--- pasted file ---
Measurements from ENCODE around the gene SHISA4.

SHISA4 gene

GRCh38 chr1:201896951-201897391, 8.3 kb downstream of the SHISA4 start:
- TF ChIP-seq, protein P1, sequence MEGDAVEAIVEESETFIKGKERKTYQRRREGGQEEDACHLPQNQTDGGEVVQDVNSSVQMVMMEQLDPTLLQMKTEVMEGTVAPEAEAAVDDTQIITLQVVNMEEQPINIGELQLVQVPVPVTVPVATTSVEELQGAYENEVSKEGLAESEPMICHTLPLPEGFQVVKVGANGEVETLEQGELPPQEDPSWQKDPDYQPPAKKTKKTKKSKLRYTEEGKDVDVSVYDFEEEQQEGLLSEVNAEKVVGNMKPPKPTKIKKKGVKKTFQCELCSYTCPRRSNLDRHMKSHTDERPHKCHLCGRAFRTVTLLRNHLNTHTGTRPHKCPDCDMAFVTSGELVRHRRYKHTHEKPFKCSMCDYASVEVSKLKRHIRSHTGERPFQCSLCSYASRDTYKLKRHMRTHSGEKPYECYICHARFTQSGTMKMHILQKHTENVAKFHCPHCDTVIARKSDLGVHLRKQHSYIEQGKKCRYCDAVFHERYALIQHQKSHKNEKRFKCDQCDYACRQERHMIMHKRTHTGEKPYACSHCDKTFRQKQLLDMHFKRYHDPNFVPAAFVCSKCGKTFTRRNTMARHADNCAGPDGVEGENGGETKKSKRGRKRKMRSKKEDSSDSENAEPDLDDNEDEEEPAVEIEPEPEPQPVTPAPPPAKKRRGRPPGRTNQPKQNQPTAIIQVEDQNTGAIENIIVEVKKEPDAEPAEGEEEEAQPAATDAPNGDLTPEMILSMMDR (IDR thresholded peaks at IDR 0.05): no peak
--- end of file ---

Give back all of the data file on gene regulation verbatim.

Measurements from ENCODE around the gene SHISA4.

SHISA4 gene

GRCh38 chr1:201896951-201897391, 8.3 kb downstream of the SHISA4 start:
- TF ChIP-seq, protein P1, sequence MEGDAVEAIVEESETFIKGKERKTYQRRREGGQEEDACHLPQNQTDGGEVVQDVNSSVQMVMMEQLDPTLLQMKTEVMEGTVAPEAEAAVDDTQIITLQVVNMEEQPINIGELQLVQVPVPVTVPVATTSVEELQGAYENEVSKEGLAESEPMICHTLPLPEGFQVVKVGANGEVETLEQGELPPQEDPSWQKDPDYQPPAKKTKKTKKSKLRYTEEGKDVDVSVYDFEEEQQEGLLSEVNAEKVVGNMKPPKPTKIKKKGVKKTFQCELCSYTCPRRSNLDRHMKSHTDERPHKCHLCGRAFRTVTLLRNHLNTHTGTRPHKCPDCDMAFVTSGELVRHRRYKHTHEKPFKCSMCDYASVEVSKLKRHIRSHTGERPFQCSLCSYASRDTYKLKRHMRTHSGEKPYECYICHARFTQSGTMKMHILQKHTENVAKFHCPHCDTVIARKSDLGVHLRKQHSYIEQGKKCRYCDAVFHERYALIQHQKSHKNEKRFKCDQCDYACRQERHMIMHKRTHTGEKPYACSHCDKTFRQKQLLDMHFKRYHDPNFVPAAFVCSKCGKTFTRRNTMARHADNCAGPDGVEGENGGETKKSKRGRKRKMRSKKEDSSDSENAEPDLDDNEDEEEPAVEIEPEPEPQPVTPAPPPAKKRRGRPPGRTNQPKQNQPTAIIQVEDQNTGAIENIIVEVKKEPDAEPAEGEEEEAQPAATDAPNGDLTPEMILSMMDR (IDR thresholded peaks at IDR 0.05): no peak